Hometown: Lawrence, Mass.
Now lives: In a three-bedroom apartment in the Bushwick neighborhood of Brooklyn, with a roommate.
Claim to fame: Ms. Fumudoh is a saucy and sarcastic comedian known for her barbed satire of race, politics and the pitfalls of young adulthood. (Forbes recently said she possessed “the confidence of an old comedy pro.”)
Examples of her elastic oeuvre include “Ponderosa With Omarosa,” a hip-hop jam about Omarosa Manigault Newman (sample lyric: “Drinking dark and Stormy Daniels, watching Oval Office scandals”), and “Baited With Ziwe,” a YouTube series in which she tricks her white friends into blurting out racial faux pas. “I’m a little bit of an antagonist who likes to push people’s buttons,” Ms. Fumudoh said. “I like to laugh at things that are really sad because it makes me feel better.”
During her second week on the job, she wrote a joke (“gay, set, match”) that was used on “The Colbert Report” during a segment on same-sex marriage legislation. “Fun fact: I did this internship because I had learned Donald Glover had done it a couple years before me,” Ms. Fumudoh said.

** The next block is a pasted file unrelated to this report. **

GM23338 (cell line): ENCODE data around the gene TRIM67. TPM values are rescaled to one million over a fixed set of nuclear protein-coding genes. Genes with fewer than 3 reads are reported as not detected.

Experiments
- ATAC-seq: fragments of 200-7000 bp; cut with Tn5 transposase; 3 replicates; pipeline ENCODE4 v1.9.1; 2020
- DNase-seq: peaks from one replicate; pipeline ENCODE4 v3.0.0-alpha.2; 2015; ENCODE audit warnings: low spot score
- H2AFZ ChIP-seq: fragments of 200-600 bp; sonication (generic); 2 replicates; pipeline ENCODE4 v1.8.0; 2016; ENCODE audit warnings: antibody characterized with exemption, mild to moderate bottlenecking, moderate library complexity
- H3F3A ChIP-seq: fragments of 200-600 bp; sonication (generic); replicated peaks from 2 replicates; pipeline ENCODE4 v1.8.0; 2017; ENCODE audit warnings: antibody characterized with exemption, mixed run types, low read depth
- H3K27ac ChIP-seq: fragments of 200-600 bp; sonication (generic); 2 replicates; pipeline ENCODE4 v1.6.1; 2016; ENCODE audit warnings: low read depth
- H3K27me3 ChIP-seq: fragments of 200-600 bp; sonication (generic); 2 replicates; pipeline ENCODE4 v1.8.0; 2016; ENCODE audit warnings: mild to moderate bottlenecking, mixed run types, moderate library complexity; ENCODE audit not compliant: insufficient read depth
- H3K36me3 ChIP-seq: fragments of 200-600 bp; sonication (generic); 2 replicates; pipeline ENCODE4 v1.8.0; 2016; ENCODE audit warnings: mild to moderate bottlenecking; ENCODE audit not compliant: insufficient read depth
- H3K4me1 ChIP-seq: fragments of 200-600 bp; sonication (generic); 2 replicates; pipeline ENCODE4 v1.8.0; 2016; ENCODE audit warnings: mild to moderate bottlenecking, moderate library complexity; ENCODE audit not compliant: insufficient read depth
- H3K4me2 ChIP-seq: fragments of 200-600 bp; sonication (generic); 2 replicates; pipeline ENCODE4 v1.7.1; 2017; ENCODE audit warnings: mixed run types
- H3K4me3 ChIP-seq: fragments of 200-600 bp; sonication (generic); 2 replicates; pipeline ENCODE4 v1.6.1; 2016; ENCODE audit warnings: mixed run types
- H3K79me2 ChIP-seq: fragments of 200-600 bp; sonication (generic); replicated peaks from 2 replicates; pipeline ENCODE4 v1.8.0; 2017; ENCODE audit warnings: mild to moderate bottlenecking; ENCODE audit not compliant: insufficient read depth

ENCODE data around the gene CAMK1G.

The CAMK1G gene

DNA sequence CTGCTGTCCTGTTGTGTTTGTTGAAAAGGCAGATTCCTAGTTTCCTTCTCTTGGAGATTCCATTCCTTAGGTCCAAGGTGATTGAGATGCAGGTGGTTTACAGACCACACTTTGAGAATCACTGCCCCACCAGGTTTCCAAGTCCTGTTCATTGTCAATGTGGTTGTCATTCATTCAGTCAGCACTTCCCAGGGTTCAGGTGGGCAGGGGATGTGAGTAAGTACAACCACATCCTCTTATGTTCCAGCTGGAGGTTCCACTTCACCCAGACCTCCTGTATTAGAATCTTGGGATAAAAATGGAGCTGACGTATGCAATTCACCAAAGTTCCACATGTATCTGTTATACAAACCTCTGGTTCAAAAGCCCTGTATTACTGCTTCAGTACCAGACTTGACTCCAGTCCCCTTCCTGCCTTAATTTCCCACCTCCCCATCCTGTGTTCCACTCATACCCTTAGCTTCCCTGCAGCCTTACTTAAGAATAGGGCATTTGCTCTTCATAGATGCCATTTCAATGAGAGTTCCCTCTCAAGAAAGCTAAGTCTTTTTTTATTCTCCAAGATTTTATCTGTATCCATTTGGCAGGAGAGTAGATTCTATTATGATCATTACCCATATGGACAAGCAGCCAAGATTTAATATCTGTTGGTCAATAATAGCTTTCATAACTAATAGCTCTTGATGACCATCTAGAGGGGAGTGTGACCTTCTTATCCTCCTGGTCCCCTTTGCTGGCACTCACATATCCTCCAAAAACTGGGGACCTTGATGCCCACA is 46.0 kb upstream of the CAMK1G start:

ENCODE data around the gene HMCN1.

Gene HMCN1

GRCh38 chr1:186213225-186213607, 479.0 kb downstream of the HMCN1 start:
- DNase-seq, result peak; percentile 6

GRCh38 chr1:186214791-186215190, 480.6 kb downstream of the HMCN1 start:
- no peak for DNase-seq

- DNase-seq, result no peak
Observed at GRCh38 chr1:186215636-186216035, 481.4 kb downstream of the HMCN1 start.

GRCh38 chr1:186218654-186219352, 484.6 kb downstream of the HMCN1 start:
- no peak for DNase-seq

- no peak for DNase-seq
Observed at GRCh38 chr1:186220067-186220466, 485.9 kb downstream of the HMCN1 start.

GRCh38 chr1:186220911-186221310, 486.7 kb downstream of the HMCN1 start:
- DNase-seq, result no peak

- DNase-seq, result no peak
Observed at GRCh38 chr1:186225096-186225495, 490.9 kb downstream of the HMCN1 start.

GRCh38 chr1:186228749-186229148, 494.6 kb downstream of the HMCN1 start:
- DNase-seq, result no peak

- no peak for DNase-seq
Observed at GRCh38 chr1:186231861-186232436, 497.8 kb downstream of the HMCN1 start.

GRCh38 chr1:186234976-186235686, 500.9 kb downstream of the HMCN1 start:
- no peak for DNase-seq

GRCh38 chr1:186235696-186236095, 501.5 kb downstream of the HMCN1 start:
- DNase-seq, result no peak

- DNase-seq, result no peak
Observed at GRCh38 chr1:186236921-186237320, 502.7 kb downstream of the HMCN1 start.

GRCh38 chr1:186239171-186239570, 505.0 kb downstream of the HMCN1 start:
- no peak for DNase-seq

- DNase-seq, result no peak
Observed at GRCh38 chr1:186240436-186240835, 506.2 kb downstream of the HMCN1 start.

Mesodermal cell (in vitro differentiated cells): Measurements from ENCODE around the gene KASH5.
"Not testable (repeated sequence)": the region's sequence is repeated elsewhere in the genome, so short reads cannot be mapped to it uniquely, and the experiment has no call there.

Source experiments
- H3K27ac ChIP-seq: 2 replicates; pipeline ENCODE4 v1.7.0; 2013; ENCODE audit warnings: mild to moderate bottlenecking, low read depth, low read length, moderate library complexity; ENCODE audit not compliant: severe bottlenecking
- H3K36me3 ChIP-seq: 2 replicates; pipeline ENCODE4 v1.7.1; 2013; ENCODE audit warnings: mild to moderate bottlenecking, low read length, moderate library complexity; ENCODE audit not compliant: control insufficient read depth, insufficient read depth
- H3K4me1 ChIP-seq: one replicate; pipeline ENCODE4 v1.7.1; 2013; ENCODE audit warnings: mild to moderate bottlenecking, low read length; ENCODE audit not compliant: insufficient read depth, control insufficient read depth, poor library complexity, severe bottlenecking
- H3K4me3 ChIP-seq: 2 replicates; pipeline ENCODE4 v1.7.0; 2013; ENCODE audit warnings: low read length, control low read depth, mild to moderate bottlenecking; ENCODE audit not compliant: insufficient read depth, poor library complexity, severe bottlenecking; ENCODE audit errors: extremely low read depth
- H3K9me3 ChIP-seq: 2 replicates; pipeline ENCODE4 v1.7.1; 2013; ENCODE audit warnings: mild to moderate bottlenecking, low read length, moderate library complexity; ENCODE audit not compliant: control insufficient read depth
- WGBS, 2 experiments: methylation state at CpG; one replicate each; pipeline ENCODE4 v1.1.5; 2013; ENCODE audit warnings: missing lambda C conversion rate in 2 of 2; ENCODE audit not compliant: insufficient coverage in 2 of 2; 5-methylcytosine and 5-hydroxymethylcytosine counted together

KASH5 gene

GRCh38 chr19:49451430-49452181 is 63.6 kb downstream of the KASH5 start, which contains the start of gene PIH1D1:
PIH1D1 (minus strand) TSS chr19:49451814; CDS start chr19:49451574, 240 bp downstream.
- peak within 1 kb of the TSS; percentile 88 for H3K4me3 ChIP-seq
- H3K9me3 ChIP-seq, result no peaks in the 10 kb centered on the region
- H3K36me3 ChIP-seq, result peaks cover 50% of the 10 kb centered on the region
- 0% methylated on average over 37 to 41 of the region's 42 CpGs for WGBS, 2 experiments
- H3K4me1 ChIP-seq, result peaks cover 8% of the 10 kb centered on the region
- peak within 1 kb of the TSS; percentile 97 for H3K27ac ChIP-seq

Latest project: She is currently a writer on “Desus and Mero,” a weekly late-night talk show hosted by Daniel Baker and Joel Martinez that had its premiere last month on Showtime. “I’ve been following them for years, so it’s really cool to finally connect with them,” she said.
Next thing: A music video for her latest comedic bop, “From Melania to Sri Lanka,” will be released this month. “Pop Show,” a showcase of her dichotomous artistic persona Ziwé (note the accent), takes place monthly at Union Hall in Brooklyn. “It feels like a Beyoncé concert on mushrooms — without the budget,” she said.
Reading is fundamental: Ms. Fumudoh said studying poetry and taking African-American studies courses at Northwestern University prepared her well for her career lampooning social norms. “I’ve always had this real inclination toward reading, literature and critique,” she said. “I say things so horrendously offensive with a nod and wink, so people can see the commentary behind it.”
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